Register for the
2014 HMS Epigenetics Symposium

December 1, 2014

Upcoming Events


BBS Program in Genetics and Genomics Annual Symposium

Goldenson, Room 122

DNA Double-Strand Break Repair and Maintenance of Genome Stability in Mammalian Cells

Genetics Seminar Series

Dissecting the embryo with single-cell RNA-Seq

BCH Division of Genetics and Genomics Seminar

To Be Announced


2014 HMS Epigenetics Symposium

Merck Research Labs, 33 Avenue Louis Pasteur, Boston MA
Arabidopsis 2

Welcome to Genetics at Harvard

Reflecting the breadth of the field itself, the Department of Genetics at Harvard Medical School houses a faculty working on diverse problems, using a variety of approaches and model organisms, unified in their focus on the genome as an organizing principle for understanding biological phenomena. Genetics is not perceived simply as a subject, but rather as a way of viewing and approaching biological phenomena.

While the range of current efforts can best be appreciated by reading the research interests of individual faculty, the scope of the work conducted in the Department includes (but is by no means limited to) human genetics of both single gene disorders and complex traits, development of genomic technology, cancer biology, developmental biology, signal transduction, cell biological problems, stem cell biology, computational genetics, immunology, synthetic biology, epigenetics, evolutionary biology and plant biology.

The mission of our Department encompasses research and education while serving as a focal point for drawing together and integrating basic and clinical genetic efforts conducted across the University and its affiliated hospitals. The Department of Genetics is strongly committed to supporting its current community of faculty, postdoctoral fellows and graduate students and to securing the best new scientists, setting its sight on new research opportunities in the future.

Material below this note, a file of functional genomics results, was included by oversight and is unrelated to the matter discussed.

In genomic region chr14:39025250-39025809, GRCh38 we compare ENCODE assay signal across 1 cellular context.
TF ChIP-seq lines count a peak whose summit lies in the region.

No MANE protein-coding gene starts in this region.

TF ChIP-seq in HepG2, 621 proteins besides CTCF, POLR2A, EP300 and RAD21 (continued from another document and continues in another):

In the News

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Congratulations to Frederick Alt, Recipient of the 44th Rosenstiel Award for Distinguished Work in Biomedical Science for elucidating the mechanisms of genome rearrangements in immune and cancer cells.

The Rosenstiel Award was established at Brandeis University in 1971 “as an expression of the conviction that educational institutions have an important role to play in the encouragement and development of basic science as it applies to medicine.”

Meet the Faculty

Jeannie T. Lee, M.D., Ph.D.
Our lab studies how male (XY) and female (XX) cells use a mechanism called X-chromosome inactivation to achieve equality of sex chromosome gene expression. Our studies are focused on three noncoding RNA loci whose actions coordinate the many steps of X-chromosome inactivation. We are also interested in the mechanistic and evolutionary relationship between X inactivation and imprinting. Recent work by the Lee Lab suggests that imprinted X-chromosome inactivation is directly connected to meiotic sex...